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Liz Truss’s plan to merge FCA and PRA scorned as “dangerous”

Liz Truss’s plan to merge FCA and PRA scorned as “dangerous” | Insurance Business UK

Liz Truss’s plan to merge FCA and PRA scorned as “dangerous”

Former business secretary Vince Cable has slammed Conservative leadership candidate Liz Truss (pictured) for her campaign team’s “dangerous” proposal to merge the Financial Conduct Authority (FCA) with the Prudential Regulation Authority (PRA), the Guardian reported.

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Truss’s plan comes in less than a decade after the FCA and PRA were originally formed in 2013.

Put forward by former chancellor George Osborne, the FCA and PRA was a product of the post-financial crisis era as a response to the criticism against the obsolete Financial Services Authority’s failure to supervise banks in preventing mis-selling scandals. 

Today, the FCA is responsible for overseeing company behaviour and protecting consumer financial interest, while the PRA is in charge of making sure banks and insurers are financially stable.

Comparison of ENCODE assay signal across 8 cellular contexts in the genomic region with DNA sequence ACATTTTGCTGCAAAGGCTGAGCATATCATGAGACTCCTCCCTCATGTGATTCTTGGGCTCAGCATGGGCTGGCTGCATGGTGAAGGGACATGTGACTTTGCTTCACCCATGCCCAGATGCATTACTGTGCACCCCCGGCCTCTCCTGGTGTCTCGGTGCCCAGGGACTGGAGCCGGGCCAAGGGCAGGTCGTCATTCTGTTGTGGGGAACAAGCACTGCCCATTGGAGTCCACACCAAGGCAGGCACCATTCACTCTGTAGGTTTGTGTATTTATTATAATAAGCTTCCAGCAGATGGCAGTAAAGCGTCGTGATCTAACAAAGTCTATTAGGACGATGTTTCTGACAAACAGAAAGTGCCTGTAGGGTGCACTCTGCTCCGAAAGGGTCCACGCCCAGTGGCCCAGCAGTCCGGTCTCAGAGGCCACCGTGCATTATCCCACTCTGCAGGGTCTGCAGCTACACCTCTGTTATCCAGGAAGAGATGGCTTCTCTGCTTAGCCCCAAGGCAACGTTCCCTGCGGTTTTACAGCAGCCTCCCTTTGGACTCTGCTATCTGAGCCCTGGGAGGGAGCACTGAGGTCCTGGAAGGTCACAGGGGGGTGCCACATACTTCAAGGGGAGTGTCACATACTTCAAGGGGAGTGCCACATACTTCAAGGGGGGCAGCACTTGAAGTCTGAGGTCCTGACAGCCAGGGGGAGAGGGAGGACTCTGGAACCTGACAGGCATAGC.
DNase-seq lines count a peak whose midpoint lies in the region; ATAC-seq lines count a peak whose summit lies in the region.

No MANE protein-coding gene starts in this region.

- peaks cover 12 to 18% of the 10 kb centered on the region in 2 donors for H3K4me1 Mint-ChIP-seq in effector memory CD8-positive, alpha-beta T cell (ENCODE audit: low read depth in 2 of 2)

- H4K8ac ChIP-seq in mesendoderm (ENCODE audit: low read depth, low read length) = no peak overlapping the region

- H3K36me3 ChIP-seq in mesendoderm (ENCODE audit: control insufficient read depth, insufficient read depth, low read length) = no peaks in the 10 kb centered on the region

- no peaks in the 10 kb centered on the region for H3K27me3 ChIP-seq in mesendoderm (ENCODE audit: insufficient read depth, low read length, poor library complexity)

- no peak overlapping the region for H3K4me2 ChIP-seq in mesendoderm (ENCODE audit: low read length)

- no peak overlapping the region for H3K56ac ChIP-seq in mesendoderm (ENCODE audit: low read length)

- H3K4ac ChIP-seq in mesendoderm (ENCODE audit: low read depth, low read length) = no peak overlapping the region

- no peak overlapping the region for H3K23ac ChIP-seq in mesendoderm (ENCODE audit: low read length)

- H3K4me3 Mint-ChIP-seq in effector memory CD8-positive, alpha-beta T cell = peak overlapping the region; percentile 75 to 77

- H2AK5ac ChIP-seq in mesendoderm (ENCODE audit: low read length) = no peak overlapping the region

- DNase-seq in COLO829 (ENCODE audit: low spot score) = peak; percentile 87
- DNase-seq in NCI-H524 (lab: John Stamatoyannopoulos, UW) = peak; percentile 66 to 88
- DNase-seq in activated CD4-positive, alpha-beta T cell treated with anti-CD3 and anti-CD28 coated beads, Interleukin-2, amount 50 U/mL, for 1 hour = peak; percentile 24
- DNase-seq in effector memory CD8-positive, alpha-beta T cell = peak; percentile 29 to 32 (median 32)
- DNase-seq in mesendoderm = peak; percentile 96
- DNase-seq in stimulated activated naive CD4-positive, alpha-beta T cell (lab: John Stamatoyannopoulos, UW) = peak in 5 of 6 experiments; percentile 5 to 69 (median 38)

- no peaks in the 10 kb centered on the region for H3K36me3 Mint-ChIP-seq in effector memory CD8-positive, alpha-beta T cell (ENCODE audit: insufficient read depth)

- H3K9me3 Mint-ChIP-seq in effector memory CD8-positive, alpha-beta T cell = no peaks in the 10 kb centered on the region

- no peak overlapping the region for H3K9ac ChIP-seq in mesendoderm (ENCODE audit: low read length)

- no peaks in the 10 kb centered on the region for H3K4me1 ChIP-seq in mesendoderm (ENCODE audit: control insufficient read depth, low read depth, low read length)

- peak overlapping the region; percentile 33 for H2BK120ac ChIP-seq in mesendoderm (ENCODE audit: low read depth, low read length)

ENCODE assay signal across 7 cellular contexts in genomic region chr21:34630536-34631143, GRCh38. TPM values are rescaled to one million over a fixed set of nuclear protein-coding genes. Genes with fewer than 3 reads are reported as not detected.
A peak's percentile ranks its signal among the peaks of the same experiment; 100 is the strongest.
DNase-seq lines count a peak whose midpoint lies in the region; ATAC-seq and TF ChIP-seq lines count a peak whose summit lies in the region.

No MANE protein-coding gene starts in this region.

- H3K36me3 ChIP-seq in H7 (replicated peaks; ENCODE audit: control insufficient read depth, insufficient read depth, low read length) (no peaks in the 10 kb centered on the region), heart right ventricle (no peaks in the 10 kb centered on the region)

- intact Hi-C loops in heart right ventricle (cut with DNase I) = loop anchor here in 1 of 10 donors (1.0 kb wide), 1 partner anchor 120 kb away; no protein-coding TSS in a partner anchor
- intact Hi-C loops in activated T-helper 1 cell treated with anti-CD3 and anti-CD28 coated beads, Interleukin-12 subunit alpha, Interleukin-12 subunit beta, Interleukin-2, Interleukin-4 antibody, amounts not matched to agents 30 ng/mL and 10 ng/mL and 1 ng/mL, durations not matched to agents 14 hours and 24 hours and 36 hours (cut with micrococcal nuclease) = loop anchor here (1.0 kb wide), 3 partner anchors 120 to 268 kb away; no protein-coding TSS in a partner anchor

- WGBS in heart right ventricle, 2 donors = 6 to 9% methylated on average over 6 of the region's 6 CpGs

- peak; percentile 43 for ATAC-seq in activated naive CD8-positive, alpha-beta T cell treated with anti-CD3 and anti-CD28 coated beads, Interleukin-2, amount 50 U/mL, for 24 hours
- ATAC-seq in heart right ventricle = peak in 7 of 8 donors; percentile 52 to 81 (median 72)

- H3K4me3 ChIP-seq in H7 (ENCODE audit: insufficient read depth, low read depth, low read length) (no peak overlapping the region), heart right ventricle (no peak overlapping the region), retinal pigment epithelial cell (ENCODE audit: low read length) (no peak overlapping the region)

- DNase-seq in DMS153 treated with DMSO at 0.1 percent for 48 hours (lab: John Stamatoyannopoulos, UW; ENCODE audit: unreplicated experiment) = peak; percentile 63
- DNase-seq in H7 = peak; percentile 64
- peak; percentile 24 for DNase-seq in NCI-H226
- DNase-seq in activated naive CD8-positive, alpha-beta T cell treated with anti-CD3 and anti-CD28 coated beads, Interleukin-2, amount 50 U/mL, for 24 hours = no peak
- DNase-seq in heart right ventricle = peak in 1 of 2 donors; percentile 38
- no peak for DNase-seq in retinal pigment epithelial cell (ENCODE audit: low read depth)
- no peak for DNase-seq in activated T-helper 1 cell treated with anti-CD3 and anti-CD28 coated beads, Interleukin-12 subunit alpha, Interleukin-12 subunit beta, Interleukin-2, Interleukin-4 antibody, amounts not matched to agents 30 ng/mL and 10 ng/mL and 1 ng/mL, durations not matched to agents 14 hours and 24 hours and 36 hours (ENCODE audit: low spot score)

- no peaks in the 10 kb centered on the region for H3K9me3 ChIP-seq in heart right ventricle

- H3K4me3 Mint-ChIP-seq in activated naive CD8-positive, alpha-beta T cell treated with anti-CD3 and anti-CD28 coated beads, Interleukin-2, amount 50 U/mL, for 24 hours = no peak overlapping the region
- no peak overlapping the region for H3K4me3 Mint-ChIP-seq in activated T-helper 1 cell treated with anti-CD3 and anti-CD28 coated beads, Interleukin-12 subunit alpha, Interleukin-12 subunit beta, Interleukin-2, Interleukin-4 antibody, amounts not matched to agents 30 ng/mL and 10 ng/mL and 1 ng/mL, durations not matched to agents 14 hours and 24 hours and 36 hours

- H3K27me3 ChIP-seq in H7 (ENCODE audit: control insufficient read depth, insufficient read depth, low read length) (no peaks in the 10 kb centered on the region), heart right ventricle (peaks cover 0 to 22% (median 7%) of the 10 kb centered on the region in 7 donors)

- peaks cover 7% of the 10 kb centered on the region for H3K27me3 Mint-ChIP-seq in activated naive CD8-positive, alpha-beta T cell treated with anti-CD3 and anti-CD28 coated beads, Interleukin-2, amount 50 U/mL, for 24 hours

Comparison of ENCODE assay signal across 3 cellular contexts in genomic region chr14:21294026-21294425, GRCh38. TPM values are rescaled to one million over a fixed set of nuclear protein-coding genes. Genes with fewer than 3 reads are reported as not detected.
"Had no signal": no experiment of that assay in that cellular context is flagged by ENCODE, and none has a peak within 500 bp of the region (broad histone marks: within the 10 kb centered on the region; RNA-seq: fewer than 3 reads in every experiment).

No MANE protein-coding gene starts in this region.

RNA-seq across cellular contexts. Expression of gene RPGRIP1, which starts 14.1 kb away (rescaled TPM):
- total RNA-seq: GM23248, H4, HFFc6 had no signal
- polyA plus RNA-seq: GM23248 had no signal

“It is a decade and a half since the banking crisis that did so much damage to the British economy,” Cable told the Guardian. “Much time, manpower and money has been spent establishing a system of regulation to ensure that the financial sector does not again impose serious systemic risk.”

The Guardian reported that Truss is also likely to include the Payment Systems Regulator (PSR) in the merger, which oversees the networks that enable money transfers, contactless payments and cash machines.

One bank board member told the Guardian that the UK would risk “looking a bit silly” in its consideration to reverse these decisions that have helped stabilize the financial system and lower mis-selling scandals.

Doing so would also bring about a massive workforce reduction among the UK financial regulators — the FCA has around 4,000 employees, while the PRA has around 1,350.

“The adage ‘if it ain’t broke, don’t fix it’ has force here, especially as the machine was so difficult to assemble,” Cable told the Guardian. “The financial regulators already have a problem holding on to staff who are constantly being poached by the firms being regulated with the offer of better pay packages. Administrative upheaval doesn’t help.”